Water-cooled X-Ray Tube of Unknown Manufacture (ca. 1916-1920)

Water-cooled X-Ray Tube of Unknown Manufacture (ca. 1916-1920)

I would guess that this example of a water-cooled X-ray tube (the only one in the collection) dates from 1916 to 1920 simply because the metal collar around the cathode is stamped 1916. While there is nothing on the tube that would indicate the manufacturer, it is similar in appearance to the drawing of a Macalaster & Wiggin tube in the 1919 text “Radiography and Radio-therapy” by Robert Knox.

For what it is worth, Professor B. Walter at the National Physics Laboratory in Hamburg was the first to suggest the concept of using water to cool the target of an X-ray tube. However, it was the C.H.F Muller company who first produce one—in 1899.

Back in the day, water-cooled tubes were more common in Europe than North America. But they were never very popular anywhere and today they are fairly rare. They certainly had advantages, e.g., they could be operated continuously for hours with high currents and voltages.

At first glance, I thought that this was a bi-anode tube because of the glass arm extending up out of the bulb at a 45 degree angle. But no, this tube only has two electrodes: the cathode and anode. If it were a bi-anode tube, it would have three: a cathode, an anode and an anticathode. The aforementioned arm projecting at 45 degrees houses the electrical connection to the target. For reasons of safety and simplicity, this was probably better than running the connection through the glass arm connected to the water reservoir. The latter is the smaller glass bulb at the right end of the tube (as seen in the photo).

During use, the reservoir was supposed to be full of water, but some would inevitably evaporate. I believe that it was the evaporation and repeated refilling of this tube's reservoir that was responsible for the buildup of residue on its inside. Even when the tube was in storage, it was common to leave water in the reservoir in order to minimize the chance that it would be dry when the tube was used next. For some unknown reason, operators were recommended to use ordinary tap water rather than distilled or filtered water. Although it is not visible in the photograph, the back side of the water reservoir is severely cracked—that is why it is not visible.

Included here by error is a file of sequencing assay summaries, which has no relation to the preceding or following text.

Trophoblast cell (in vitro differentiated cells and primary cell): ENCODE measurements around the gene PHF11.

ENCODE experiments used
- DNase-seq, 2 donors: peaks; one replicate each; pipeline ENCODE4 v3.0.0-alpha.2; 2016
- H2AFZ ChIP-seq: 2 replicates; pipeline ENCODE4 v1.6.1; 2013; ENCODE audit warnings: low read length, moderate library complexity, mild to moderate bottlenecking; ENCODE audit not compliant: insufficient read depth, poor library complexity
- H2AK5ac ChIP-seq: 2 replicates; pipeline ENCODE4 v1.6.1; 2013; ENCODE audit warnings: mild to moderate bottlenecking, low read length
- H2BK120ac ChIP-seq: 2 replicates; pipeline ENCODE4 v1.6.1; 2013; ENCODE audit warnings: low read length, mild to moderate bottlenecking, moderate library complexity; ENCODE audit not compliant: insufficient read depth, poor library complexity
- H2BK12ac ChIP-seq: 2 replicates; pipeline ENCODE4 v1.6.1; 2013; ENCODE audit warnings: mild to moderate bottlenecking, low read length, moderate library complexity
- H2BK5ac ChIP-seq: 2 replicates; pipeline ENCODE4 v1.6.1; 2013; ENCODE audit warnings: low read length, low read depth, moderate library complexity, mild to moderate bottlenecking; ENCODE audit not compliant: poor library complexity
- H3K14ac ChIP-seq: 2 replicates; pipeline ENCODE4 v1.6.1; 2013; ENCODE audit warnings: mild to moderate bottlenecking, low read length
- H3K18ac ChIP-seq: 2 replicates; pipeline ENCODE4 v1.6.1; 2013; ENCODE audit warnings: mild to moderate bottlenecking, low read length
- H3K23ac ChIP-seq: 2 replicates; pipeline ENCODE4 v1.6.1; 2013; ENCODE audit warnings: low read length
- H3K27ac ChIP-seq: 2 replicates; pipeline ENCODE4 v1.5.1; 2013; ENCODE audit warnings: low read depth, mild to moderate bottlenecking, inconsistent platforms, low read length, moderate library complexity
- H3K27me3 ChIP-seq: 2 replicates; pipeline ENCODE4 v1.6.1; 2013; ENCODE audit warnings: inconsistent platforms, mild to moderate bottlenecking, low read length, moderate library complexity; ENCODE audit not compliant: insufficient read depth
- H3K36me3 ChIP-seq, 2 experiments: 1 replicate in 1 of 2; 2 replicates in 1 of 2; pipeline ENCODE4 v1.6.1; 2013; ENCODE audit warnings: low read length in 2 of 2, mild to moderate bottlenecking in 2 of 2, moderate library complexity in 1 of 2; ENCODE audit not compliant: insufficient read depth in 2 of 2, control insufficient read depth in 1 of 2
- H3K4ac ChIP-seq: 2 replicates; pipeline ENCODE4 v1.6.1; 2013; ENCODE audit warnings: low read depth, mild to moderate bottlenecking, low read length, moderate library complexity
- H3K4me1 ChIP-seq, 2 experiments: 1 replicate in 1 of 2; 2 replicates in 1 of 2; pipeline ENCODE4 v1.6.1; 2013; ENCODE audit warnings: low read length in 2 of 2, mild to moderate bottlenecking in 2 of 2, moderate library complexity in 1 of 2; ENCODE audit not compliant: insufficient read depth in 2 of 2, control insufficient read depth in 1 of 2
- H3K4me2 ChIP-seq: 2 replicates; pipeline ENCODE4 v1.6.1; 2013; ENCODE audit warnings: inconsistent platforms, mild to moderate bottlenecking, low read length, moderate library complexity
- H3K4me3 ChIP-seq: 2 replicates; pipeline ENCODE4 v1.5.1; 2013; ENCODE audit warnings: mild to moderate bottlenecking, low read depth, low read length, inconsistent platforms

Tubes like this one, with the water reservoir on the long axis of the tube, could be positioned below the couch (i.e., the patient) or above. If the reservoir were projecting out from the tube at a 45 degree angle, a more common arrangement, the tube could only be positioned above the couch. Patients were sometimes nervous about having a glass bulb containing boiling water positioned over their body during a prolonged exposure. Wimps.

The preceding paragraph needs a little clarification. In the early days of roentgenology, it was common to keep the water cool by refilling the reservoir during the exposure. Later, operators tended to follow the suggestion of Bucky (1915) that the water should be allowed to come to a boil. This reduced fluctuations in the tube’s output during the exposure.

The perforated black metal sheath just behind the cathode is very similar to what the Victor X-ray Company called the "Victor supporting protective shield." Its purpose, found in Victor's catalog description of the Snook tube, was to "steady the focus and render the tube practical for use with heavy currents." It was only under heavy loads that enough positive gas ions would strike the cathode for the latter to overheat. As such, this shield might have been designed to remove heat from the cathode and dissipate it through the glass arm. Perhaps more importantly, it would shield the glass closest to the outer edge of the cathode from the heat.

This particular tube belonged to M. J. Gross who worked with Dr. Coolidge at General Electric in Schenectady, N.Y. Gross later became vice president of the GE X-ray Company. During the 1930s and 1940s, Gross and Zed Attlee formed the core of Coolidge's research and design team.

Size: Approximately 7" diameter bulb, 23" long

Kindly donated by Linda Sinrod in memory of her father, Malvern J Gross.


  • Knox, R. Radiography and Radio-Therapeutics.1919.
  • Ronne, P. and Nielsen, A.B.W. Development of the Ion X-ray Tube. 1986.